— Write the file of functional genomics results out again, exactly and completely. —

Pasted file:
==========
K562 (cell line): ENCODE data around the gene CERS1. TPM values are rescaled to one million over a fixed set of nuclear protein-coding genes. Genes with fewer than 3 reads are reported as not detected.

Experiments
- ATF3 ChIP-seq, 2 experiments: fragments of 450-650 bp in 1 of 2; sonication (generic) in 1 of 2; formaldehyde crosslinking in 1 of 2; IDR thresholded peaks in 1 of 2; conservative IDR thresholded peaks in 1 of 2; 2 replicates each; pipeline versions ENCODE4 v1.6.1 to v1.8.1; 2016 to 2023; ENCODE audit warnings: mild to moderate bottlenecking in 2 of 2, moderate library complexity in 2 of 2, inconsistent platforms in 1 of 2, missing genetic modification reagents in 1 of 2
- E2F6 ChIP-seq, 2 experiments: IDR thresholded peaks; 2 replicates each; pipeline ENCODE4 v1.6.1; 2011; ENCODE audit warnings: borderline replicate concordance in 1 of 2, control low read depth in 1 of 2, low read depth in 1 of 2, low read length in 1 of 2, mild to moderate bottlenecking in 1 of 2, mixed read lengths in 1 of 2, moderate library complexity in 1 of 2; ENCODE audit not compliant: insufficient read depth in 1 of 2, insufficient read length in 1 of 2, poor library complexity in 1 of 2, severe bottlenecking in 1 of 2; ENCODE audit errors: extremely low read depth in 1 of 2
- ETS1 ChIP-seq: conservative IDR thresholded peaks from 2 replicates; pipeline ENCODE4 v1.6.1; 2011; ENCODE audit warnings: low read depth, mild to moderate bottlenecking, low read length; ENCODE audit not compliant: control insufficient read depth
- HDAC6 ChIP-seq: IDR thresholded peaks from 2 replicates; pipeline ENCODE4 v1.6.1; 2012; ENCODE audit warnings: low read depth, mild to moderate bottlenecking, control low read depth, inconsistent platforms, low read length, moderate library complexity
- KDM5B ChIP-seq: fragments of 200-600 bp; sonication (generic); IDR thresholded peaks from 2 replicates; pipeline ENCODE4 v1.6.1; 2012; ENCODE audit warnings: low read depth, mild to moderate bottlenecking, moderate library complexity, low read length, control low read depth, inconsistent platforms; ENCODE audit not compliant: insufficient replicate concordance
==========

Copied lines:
K562 (cell line): ENCODE data around the gene CERS1. TPM values are rescaled to one million over a fixed set of nuclear protein-coding genes. Genes with fewer than 3 reads are reported as not detected.

Experiments
- ATF3 ChIP-seq, 2 experiments: fragments of 450-650 bp in 1 of 2; sonication (generic) in 1 of 2; formaldehyde crosslinking in 1 of 2; IDR thresholded peaks in 1 of 2; conservative IDR thresholded peaks in 1 of 2; 2 replicates each; pipeline versions ENCODE4 v1.6.1 to v1.8.1; 2016 to 2023; ENCODE audit warnings: mild to moderate bottlenecking in 2 of 2, moderate library complexity in 2 of 2, inconsistent platforms in 1 of 2, missing genetic modification reagents in 1 of 2
- E2F6 ChIP-seq, 2 experiments: IDR thresholded peaks; 2 replicates each; pipeline ENCODE4 v1.6.1; 2011; ENCODE audit warnings: borderline replicate concordance in 1 of 2, control low read depth in 1 of 2, low read depth in 1 of 2, low read length in 1 of 2, mild to moderate bottlenecking in 1 of 2, mixed read lengths in 1 of 2, moderate library complexity in 1 of 2; ENCODE audit not compliant: insufficient read depth in 1 of 2, insufficient read length in 1 of 2, poor library complexity in 1 of 2, severe bottlenecking in 1 of 2; ENCODE audit errors: extremely low read depth in 1 of 2
- ETS1 ChIP-seq: conservative IDR thresholded peaks from 2 replicates; pipeline ENCODE4 v1.6.1; 2011; ENCODE audit warnings: low read depth, mild to moderate bottlenecking, low read length; ENCODE audit not compliant: control insufficient read depth
- HDAC6 ChIP-seq: IDR thresholded peaks from 2 replicates; pipeline ENCODE4 v1.6.1; 2012; ENCODE audit warnings: low read depth, mild to moderate bottlenecking, control low read depth, inconsistent platforms, low read length, moderate library complexity
- KDM5B ChIP-seq: fragments of 200-600 bp; sonication (generic); IDR thresholded peaks from 2 replicates; pipeline ENCODE4 v1.6.1; 2012; ENCODE audit warnings: low read depth, mild to moderate bottlenecking, moderate library complexity, low read length, control low read depth, inconsistent platforms; ENCODE audit not compliant: insufficient replicate concordance